The S8 has a great display, no question about it. It’s one of the first phones to shrink the bezels around the its main screen to such an extent that the phone and screen becomes one. This isn’t really a device with a screen on it; it’s more a screen wrapped around a device. The screen's curved edges add to the feeling that what you’re holding is a screen, not a 'device'. The Galaxy’s screen is also very bright, has a ridicolously high resolution for its size, and uses HDR and other display techniques to boost colors and contrast to make the image pop.

Many people find that these effects produce a “better” image. Personally, I find these images artificial, plastic, and fake looking and I much prefer the more natural image reproduction offered by the iPhone and most of Apple's products (as well as some other Android phone manufacturers for that matter). What this does point to however is that “best” is a difficult concept when it comes to things where personal preference matters.

Similarly, the Galaxy’s camera is indeed “top of the line”, as argued in the Verge's article, but if you look at side by side comparisons between images taken with different smartphones you see that, first, they differ very little in anything measurable (they all have very similar color depths, resolution, etc.), and, second, where they do differ is almost entirely in their subjective aesthetics — color temperature, saturation, differences in fake bokeh, low light compensation, etc — most of which is a result of differences in post-production software processing, not hardware specs. Again, “best” here is in the eye of the beholder.

Additionally, the differences between the phone tend to be evened out very quickly. Apple's new phone is due to come out later this year — which by the way seems to look very similar to the S8, Andy Rubin's Essential Phone, as well as the LG G6 and V30. The next Pixel? Chances are it'll be an all screen phone too (or not, surprisingly enough).

What this generation of phones more clearly than ever shows us is that phones-as-devices are increasingly becoming less important, they are gradually becoming just windows into the software — software which in itself is just the machinery needed to access the underlying ecosystem. More than ever, what sets phones apart in 2017 is what’s on the screen, not the screen itself and what’s literally behind it.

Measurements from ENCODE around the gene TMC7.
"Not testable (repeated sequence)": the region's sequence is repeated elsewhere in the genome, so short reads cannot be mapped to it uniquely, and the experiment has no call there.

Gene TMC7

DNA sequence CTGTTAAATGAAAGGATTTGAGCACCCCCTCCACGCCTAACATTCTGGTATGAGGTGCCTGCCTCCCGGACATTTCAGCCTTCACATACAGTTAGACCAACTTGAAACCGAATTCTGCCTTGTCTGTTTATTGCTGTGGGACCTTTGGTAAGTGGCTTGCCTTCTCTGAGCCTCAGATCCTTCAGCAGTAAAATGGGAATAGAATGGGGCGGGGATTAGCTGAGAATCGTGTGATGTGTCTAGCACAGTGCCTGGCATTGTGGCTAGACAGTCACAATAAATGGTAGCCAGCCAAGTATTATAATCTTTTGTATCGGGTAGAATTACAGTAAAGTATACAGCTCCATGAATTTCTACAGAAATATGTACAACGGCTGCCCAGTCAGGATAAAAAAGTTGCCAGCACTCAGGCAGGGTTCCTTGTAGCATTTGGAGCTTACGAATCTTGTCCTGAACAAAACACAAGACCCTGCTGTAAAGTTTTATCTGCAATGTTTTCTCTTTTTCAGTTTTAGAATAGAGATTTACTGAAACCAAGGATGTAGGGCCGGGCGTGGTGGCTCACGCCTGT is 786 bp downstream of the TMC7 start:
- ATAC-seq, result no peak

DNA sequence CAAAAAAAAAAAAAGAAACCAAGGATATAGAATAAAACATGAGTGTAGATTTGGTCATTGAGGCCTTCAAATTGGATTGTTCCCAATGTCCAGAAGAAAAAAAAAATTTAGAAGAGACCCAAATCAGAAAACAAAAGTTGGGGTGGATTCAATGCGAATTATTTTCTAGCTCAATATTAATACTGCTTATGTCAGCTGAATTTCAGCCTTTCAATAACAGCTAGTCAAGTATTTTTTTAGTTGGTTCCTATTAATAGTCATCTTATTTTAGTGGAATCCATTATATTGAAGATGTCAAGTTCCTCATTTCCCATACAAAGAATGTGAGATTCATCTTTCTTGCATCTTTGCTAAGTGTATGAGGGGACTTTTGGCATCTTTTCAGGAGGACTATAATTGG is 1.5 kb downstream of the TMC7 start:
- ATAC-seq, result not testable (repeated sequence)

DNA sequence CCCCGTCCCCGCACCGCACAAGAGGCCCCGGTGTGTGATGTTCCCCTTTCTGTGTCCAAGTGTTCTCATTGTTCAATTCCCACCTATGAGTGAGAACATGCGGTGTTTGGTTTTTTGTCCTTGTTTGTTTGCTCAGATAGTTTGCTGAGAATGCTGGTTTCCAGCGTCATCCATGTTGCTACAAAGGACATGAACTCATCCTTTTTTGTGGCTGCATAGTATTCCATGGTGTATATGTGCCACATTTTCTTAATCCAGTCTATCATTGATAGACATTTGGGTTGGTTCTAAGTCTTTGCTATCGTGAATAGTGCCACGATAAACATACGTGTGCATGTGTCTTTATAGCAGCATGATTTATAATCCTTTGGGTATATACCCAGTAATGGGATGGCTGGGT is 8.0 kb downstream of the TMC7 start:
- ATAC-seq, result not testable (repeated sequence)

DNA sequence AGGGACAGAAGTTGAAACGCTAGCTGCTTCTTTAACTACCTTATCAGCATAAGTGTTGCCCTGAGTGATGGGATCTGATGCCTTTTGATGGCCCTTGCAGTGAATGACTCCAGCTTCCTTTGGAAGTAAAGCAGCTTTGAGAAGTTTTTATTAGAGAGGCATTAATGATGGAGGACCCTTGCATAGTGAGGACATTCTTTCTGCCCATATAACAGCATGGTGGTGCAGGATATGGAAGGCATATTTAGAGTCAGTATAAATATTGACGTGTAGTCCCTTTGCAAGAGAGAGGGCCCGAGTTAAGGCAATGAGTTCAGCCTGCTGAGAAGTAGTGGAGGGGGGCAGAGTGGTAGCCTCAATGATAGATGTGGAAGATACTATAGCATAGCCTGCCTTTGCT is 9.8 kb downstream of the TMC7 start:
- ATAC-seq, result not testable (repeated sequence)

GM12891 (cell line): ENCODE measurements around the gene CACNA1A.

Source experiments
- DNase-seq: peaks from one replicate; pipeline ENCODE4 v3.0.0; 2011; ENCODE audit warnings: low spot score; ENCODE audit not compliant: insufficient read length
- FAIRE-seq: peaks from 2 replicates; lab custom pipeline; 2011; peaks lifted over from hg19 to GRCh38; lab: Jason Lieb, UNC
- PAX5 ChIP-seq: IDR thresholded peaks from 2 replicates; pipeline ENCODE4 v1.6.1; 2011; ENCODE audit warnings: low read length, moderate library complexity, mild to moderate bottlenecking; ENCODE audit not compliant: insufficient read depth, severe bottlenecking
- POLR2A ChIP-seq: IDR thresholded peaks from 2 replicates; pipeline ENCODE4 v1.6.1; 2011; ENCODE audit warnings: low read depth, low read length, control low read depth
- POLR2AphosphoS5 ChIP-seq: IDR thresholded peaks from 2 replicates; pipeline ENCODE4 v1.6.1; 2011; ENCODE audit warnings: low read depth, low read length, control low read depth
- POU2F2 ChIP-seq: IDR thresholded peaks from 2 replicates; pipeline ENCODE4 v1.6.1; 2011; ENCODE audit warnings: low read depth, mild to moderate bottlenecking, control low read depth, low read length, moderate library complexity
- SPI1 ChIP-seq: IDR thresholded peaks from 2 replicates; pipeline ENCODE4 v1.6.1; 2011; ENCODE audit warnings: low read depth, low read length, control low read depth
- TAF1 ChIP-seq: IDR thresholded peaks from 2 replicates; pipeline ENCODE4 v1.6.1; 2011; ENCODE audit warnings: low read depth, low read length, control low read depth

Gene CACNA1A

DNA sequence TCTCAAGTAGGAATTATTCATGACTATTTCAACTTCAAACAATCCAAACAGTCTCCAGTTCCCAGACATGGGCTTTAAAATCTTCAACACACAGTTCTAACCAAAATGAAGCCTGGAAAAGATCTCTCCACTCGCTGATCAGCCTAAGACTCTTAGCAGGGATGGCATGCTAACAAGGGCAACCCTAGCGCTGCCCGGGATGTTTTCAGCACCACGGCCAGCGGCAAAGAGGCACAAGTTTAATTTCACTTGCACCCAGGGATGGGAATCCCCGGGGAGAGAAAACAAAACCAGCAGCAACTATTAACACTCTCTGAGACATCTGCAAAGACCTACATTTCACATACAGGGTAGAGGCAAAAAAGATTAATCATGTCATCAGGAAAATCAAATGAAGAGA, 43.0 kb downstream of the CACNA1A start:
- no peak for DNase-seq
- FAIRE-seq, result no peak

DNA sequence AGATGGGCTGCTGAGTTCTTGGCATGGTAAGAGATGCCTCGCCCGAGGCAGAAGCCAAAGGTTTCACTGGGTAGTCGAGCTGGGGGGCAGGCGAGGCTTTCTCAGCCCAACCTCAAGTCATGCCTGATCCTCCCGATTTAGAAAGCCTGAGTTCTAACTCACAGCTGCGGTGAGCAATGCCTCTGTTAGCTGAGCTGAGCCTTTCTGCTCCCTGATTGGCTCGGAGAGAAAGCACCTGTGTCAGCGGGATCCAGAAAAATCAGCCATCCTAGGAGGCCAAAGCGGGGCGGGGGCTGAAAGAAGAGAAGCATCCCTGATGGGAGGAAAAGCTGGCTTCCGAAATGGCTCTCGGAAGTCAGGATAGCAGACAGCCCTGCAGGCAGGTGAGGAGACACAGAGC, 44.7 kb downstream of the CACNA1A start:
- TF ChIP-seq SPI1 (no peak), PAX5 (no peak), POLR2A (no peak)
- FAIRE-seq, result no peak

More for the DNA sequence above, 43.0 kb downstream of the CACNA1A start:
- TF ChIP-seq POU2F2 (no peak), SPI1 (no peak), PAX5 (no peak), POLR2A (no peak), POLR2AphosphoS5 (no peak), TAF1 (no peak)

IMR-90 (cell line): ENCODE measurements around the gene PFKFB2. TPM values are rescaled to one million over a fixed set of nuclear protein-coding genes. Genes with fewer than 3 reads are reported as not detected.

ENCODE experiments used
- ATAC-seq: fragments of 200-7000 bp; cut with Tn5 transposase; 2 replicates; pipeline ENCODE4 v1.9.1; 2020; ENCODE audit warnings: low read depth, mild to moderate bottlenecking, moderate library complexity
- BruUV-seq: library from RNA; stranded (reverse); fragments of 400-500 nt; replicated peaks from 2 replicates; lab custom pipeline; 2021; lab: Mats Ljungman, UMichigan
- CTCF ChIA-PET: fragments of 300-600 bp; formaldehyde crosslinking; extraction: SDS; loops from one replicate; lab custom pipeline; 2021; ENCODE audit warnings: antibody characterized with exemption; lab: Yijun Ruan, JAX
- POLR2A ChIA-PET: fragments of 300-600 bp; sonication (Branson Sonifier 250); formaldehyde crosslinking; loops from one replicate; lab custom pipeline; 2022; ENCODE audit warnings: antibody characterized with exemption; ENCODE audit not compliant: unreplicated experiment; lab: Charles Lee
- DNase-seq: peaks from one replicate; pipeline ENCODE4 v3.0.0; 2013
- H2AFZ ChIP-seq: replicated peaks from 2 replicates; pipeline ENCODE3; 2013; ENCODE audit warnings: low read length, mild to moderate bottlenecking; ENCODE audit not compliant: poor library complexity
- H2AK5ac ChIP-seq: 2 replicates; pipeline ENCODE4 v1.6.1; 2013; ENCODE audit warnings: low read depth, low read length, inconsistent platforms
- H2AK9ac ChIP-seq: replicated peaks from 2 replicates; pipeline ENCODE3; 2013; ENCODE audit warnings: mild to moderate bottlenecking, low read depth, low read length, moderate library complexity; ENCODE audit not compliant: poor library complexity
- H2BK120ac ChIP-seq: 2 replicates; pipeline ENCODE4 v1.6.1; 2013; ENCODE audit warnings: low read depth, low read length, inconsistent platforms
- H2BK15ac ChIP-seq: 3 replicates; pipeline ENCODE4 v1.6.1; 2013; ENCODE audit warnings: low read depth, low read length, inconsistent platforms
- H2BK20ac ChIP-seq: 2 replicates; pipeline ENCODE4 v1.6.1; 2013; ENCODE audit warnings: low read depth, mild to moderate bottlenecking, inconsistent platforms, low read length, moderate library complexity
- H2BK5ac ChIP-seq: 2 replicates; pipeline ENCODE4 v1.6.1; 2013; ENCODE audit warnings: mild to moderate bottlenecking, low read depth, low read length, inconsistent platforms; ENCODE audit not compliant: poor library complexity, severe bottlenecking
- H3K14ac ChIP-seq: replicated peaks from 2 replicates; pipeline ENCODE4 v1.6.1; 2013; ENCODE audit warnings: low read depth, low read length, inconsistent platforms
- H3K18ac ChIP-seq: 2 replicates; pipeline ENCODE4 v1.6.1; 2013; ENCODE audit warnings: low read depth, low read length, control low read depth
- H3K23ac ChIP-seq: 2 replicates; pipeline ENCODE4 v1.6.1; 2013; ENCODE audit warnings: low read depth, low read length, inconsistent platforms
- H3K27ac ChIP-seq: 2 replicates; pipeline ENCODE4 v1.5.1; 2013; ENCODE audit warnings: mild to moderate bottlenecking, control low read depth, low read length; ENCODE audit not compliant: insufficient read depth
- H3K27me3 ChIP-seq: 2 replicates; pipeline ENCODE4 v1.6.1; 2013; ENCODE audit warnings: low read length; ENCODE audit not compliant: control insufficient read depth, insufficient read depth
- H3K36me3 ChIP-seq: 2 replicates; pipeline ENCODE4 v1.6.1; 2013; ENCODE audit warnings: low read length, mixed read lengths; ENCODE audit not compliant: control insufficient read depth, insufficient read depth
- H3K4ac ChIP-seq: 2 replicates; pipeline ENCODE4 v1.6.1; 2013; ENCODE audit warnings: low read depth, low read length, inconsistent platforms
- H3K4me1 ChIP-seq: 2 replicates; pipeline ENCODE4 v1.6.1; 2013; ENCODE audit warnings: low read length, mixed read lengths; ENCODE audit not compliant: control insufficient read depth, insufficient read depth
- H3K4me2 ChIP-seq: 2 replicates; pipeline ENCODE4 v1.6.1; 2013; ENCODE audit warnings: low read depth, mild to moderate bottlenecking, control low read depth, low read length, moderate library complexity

The argument is that the choice you make when buying a phone is first and foremost not about the phone you buy, but the ecosystem you invest in.

If we buy this argument, then there are three relevant questions you need to ask yourself:

  1. What user interface do you prefer, Android or iOS? Both have pros and cons, yet they are becoming increasingly similar in some key areas. In my view, iOS is a much more polished user experience and I'm to this day surprised that Android isn't catching up faster in this area.
  2. What ecosystem is right for you? Google’s or Apple’s? Both have pros and cons. In my view, Google's ecosystem is better for your own stuff (such as the integration between Gmail, Google Drive, and Google Photos) whereas Apple's ecosystem is much better when it comes to entertainment. iTunes has a bad rep, sure, but it's also very functional.
  3. How privacy conscious and concerned are you? If you are concerned about privacy, you would naturally gravitate towards Apple's ecosystem. This is not to say your data is safe with Apple, but unlike Google, Apple's key "product" isn't your data. What's a bit counter intuitive in all this is that it's probably less likely that Google gets hacked than Apple, so in some sense your data is probably more secure with Google, but on the other hand Google's using that data in a variety of ways — not all of which you're aware.

Looking at it this way — when you take a photo with your phone, what happens to that image after you taken it? What would you want to happen to it, or not happen to it?

Apologetic Interfaces

The MacOS X menu for Bose's SoundTouch music system comes across as almost a little heartbreaking. It is as if it doesn't really believe in itself. Why else would 'Quit' be the first menu option?